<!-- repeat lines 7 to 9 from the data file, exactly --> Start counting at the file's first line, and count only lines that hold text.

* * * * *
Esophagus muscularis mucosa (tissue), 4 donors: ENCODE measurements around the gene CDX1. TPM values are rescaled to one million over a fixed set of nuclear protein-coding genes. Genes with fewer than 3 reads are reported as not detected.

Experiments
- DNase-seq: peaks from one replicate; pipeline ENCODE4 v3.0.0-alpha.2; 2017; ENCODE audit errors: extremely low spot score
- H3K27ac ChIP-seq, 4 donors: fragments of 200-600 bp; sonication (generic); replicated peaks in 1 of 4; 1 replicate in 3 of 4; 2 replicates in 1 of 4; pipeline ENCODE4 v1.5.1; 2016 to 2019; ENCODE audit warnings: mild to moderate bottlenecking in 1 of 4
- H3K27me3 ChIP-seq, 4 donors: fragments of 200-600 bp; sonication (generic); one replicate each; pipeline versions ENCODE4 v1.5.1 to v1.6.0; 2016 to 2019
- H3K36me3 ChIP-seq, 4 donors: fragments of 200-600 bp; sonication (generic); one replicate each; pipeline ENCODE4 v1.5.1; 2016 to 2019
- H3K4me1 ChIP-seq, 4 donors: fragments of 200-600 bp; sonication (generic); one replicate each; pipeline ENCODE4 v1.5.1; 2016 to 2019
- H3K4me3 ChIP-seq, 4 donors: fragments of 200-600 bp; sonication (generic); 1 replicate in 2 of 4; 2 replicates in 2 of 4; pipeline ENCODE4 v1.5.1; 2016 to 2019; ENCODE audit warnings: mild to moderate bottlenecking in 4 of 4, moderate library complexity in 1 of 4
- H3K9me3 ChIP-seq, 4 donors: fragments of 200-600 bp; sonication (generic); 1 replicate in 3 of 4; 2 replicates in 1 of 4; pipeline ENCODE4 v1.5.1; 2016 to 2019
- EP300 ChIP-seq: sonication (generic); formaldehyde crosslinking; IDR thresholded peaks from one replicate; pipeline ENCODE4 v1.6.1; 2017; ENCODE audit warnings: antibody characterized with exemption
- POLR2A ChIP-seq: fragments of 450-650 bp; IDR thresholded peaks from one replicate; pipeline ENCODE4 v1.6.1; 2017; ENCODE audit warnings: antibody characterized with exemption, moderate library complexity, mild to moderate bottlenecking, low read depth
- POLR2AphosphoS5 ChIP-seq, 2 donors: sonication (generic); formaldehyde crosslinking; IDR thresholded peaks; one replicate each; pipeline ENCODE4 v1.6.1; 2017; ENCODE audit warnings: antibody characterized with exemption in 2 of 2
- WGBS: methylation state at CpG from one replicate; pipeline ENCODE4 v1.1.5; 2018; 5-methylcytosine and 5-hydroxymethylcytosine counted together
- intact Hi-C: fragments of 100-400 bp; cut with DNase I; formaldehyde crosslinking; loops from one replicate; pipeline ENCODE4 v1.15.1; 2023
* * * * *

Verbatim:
- H3K4me1 ChIP-seq, 4 donors: fragments of 200-600 bp; sonication (generic); one replicate each; pipeline ENCODE4 v1.5.1; 2016 to 2019
- H3K4me3 ChIP-seq, 4 donors: fragments of 200-600 bp; sonication (generic); 1 replicate in 2 of 4; 2 replicates in 2 of 4; pipeline ENCODE4 v1.5.1; 2016 to 2019; ENCODE audit warnings: mild to moderate bottlenecking in 4 of 4, moderate library complexity in 1 of 4
- H3K9me3 ChIP-seq, 4 donors: fragments of 200-600 bp; sonication (generic); 1 replicate in 3 of 4; 2 replicates in 1 of 4; pipeline ENCODE4 v1.5.1; 2016 to 2019